NIH policy requires education on the protection of human subject 
participants for all investigators submitting NIH proposals for 
research involving human subjects.  You will find this policy 
announcement in the NIH Guide for Grants and Contracts Announcement, 
dated June 5, 2000, at
http://grants.nih.gov/grants/guide/notice-files/NOT-OD-00-039.html.

HUMAN EMBRYONIC STEM CELLS (hESC):  Criteria for federal funding of 
research on hESCs can be found at 
http://grants.nih.gov/grants/stem_cells.htm and at 
http://grants.nih.gov/grants/guide/notice-files/NOT-OD-02-005.html.  
Only research using hESC lines that are registered in the NIH Human 
Embryonic Stem Cell Registry will be eligible for Federal funding (see 
http://escr.nih.gov).  It is the responsibility of the applicant to 
provide the official NIH identifier (s) for the hESC line (s) to be 
used in the proposed research.  Applications that do not provide this 
information will be returned without review.

PUBLIC ACCESS TO RESEARCH DATA THROUGH THE FREEDOM OF INFORMATION ACT:  
The Office of Management and Budget (OMB) Circular A-110 has been 
revised to provide public access to research data through the Freedom 
of Information Act (FOIA) under some circumstances.  Data that are (1) 
first produced in a project that is supported in whole or in part with 
Federal funds and (2) cited publicly and officially by a Federal agency 
in support of an action that has the force and effect of law (i.e., a 
regulation) may be accessed through FOIA.  It is important for 
applicants to understand the basic scope of this amendment.  NIH has 
provided guidance at  
http://grants.nih.gov/grants/policy/a110/a110_guidance_dec1999.htm.

Applicants may wish to place data collected under this PA in a public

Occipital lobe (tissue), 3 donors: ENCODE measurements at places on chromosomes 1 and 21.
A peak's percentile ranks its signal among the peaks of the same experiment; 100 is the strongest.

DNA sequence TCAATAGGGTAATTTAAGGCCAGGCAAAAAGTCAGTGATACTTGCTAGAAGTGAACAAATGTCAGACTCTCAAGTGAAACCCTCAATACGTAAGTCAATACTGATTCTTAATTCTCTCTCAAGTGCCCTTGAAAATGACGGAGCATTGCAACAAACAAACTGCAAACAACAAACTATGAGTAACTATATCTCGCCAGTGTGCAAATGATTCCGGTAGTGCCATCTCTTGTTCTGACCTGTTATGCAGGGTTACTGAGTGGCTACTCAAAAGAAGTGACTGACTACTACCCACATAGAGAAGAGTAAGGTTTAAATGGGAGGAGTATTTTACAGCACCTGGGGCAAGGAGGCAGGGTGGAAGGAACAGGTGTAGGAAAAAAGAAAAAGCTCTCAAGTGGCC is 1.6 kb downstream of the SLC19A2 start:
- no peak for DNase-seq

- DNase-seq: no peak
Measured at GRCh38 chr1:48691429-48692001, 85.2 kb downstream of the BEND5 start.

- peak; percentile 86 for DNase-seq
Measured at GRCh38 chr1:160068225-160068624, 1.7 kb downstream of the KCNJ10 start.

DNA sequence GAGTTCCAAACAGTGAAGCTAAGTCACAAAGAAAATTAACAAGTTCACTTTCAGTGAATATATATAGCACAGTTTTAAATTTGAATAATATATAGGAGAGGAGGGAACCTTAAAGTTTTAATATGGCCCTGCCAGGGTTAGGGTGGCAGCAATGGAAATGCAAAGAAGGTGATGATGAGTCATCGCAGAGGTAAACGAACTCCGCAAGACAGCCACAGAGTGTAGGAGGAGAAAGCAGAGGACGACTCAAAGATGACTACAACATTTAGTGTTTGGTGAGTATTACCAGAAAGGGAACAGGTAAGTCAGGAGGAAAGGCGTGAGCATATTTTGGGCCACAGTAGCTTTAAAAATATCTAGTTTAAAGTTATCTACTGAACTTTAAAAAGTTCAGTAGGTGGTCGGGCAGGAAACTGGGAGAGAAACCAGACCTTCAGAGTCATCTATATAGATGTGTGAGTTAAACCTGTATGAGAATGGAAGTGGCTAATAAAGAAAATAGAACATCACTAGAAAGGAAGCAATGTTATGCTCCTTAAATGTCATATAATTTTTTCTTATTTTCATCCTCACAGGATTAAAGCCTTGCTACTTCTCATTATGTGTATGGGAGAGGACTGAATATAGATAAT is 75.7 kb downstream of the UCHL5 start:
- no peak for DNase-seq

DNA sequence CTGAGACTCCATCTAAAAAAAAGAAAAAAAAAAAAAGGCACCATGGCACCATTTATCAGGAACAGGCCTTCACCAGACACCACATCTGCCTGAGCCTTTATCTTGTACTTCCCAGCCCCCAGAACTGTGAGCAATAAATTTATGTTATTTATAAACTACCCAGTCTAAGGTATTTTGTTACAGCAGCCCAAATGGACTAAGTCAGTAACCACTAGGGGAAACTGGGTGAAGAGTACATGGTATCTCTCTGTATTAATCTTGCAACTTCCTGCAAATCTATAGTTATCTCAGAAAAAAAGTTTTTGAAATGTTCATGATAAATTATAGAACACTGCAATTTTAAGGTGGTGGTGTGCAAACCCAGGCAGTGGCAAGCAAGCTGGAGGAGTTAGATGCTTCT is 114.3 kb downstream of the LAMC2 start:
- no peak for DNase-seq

archive, which can provide protection for the data and manage the 
distribution for an indefinite period of time.  If so, the application 
should include a description of the archiving plan in the study design 
and include information about this in the budget justification section 
of the application.  In addition, applicants should think about how to 
structure informed consent statements and other human subjects 
procedures given the potential for wider use of data collected under 
this award.

URLS IN NIH GRANT APPLICATIONS OR APPENDICES:  All applications and 
proposals for NIH funding must be self-contained within specified page 
limitations.  Internet addresses (URLs) should not be used to provide 
information necessary to the review because reviewers are under no 
obligation to view the internet sites.  Furthermore, we caution 
reviewers that their anonymity may be compromised when they directly 
access an Internet side.

HEALTHY PEOPLE 2010:  The Public Health Service (PHS) is committed to 
achieving the health promotion and disease prevention objectives of 
"Healthy People 2010," a PHS-led national activity for setting priority 
areas.  This PA on The Biological Basis of Hutchinson-Gilford Progeria 
Syndrome is related to one or more of the priority areas.  Potential 
applicants may obtain a copy of "Healthy People 2010" at 
http://www.health.gov/healthypeople. 

AUTHORITY AND REGULATIONS:  This program is described in the Catalog of 
Federal Domestic Assistance at http://www.cfda.gov/ and is not subject 
to the intergovernmental review requirements of Executive Order 12372 
or Health Systems Agency review.  Awards are made under authorization 
of Sections 301 and 405 of the Public Health Service Act as amended (42 
USC 241 and 284) and under Federal Regulations 42 CFR 52 and 45 CFR 
Parts 74 and 92.  All awards are subject to the terms and conditions, 
cost principles and other considerations described in the NIH Grants 
Policy Statement.  The NIH Grants Policy Statement can be found at 
http://grants.nih.gov/grants/policy/policy.htm.

The PHS strongly encourages all grant and contract recipients to 
provide a smoke-free workplace and promote the non-use of all tobacco 
products.  In addition, Public Law 103-227, the Pro-Children Act of 
1994, prohibits smoking in certain facilities (or in some cases, any 
portion of a facility) in which regular or routine education, library, 
day care, health care or early childhood development services are 
provided to children.  This is consistent with the PHS mission to 
protect and advance the physical and mental health of the American people.